So how prepared are businesses in coping with a blackout? Not well enough if the Soho example is anything to go by – theatres without any alternative source of power were forced to cancel performances, while the bars had to turn away customers. Unfortunately this lack of preparedness is not unusual. According to a survey by British Gas Business, only 17% of SMEs consider loss of energy supply to be a major risk to their business. In larger organisations, such as financial institutions just minutes of power loss can mean millions of pounds’ lost in business or, in the case of hospitals, could result in life threatening situations, which is where back-up systems become an essential. According to Andy Sparrow, energy services director ISS, utilising a combination of UPS’ (Uninterruptible Power Supply systems), back-up generators and battery back-up system packages: “Allows an organisation to keep the site [with these] running at anywhere from 99.995% availability, down to 99.671%. “In the normal domestic household, the level of difference may seem imperceptible, but for a critical business function, the percentage point range can represent a huge difference in business success.” It’s not just the power going out which poses a danger, but what happens when there’s even a short-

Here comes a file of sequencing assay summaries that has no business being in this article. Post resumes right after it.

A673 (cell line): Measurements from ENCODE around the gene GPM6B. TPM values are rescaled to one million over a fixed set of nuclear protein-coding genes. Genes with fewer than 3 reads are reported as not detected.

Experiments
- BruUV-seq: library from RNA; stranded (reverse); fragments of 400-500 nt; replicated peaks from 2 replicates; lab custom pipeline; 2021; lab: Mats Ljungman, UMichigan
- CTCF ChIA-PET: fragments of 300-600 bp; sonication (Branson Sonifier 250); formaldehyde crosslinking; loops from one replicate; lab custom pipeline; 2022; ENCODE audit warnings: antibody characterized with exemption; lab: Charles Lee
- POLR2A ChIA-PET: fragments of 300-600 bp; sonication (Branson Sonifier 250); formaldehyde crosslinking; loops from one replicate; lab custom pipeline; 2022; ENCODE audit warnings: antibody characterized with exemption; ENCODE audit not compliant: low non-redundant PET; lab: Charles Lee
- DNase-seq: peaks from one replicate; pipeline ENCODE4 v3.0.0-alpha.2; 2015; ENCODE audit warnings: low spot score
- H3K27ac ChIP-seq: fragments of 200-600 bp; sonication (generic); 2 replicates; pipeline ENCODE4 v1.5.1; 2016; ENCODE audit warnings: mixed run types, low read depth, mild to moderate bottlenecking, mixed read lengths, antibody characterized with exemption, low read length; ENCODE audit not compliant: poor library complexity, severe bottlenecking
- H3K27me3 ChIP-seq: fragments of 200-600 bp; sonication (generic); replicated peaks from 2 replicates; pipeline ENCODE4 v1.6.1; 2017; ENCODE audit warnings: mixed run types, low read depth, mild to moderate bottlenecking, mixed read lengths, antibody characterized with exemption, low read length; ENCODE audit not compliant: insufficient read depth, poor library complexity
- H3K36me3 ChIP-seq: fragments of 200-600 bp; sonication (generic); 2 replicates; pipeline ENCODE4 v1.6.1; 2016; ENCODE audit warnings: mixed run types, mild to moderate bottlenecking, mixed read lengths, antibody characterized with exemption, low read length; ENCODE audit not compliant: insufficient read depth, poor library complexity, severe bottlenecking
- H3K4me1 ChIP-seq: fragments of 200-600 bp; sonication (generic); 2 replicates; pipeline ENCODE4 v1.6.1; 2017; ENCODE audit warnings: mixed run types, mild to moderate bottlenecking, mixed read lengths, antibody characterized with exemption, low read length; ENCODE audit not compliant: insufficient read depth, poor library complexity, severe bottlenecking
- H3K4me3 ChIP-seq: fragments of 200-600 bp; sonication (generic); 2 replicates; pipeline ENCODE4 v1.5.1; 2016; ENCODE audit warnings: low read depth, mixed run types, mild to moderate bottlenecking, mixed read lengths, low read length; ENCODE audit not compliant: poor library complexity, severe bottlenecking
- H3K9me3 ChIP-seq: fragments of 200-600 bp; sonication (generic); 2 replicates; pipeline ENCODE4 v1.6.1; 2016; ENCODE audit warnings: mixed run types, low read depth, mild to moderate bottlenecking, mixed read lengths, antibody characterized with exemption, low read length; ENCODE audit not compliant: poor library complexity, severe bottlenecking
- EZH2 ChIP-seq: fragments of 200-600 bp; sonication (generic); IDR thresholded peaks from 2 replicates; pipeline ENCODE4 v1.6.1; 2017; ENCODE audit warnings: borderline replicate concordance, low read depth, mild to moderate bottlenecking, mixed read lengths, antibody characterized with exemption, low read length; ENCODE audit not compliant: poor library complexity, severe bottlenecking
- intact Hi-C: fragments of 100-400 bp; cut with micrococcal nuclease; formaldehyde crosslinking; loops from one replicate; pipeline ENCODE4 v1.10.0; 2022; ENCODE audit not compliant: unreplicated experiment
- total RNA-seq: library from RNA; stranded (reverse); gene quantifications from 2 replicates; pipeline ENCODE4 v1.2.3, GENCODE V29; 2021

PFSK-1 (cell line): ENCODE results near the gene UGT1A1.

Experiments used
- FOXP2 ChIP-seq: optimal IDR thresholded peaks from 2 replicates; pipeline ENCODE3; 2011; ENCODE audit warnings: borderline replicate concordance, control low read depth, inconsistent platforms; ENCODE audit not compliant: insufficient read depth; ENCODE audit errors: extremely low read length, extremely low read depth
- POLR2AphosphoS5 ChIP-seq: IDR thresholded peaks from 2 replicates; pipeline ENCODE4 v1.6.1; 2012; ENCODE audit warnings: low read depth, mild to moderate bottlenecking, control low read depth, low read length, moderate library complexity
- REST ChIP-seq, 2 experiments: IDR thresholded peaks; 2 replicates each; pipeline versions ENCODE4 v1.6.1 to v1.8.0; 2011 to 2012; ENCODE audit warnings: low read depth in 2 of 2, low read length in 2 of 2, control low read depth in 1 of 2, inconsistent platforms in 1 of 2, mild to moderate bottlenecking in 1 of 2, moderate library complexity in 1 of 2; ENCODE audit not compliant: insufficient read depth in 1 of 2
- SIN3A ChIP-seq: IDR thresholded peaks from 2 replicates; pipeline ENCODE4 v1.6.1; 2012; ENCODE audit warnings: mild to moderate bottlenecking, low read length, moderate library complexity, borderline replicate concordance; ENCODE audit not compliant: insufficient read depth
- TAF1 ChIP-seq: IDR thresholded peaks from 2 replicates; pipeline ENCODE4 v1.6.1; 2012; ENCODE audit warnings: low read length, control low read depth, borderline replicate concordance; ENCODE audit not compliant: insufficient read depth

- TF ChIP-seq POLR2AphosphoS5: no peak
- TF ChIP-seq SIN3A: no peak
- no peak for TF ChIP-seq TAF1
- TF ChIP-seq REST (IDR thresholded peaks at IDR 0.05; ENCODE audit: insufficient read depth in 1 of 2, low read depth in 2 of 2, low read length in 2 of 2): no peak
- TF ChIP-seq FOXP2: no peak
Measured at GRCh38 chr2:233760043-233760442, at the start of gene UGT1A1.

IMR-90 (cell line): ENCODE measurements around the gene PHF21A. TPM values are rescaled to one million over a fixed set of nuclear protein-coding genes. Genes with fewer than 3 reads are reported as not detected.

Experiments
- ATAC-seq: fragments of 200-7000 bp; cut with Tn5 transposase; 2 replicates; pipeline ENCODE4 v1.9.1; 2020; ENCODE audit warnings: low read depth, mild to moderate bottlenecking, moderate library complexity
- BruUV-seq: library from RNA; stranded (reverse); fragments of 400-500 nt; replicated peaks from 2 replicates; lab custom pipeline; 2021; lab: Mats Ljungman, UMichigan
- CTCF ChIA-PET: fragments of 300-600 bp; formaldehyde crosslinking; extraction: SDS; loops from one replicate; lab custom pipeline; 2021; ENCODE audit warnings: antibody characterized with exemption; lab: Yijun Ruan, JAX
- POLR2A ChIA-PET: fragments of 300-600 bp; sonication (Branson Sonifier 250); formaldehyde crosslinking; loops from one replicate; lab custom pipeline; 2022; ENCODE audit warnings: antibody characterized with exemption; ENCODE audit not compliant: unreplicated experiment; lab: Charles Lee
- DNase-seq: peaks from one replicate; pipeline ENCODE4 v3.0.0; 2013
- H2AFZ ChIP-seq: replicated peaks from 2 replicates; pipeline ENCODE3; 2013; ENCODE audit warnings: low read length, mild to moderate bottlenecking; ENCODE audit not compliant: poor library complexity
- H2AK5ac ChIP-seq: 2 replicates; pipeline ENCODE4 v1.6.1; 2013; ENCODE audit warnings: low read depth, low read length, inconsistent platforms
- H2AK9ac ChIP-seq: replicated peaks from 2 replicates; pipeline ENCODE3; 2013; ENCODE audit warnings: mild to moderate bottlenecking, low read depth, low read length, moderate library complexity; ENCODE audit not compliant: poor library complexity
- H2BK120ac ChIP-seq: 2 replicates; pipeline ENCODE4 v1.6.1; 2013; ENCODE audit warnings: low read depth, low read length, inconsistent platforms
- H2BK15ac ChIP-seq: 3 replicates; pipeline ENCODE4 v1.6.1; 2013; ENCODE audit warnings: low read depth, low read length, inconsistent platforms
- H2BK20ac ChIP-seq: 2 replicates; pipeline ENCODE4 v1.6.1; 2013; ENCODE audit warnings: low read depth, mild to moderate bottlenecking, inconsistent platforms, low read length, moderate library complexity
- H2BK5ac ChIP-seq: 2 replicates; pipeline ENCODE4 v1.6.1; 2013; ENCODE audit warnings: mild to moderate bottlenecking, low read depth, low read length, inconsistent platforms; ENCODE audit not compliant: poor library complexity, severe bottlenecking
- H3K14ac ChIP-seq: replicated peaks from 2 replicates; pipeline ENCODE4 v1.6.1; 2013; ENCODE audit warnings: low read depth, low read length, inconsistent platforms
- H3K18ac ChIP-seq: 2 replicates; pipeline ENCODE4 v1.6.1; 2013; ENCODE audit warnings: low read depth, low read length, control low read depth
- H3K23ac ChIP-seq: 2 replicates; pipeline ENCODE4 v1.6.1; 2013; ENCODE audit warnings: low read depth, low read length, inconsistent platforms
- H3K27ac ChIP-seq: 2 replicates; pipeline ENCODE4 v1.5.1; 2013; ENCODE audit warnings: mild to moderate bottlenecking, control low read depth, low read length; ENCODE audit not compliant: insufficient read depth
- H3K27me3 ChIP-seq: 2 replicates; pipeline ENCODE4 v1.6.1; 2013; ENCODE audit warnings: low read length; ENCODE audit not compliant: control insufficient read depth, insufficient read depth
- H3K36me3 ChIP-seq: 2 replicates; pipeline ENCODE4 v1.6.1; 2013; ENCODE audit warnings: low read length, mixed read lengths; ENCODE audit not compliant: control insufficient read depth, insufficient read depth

lived blackout or a brownout and the electricity comes rushing back into the building. Explains Stevens: “If a big in-rush happens when all of your electricity starts, you can trip your main breaker and if you’re an older office block you might have a fuse rather than an circuit breaker – so you’ll need to get an electrician out to fix it. So a very simple five-minute blackout or blip could mean you’re out of power for many days.”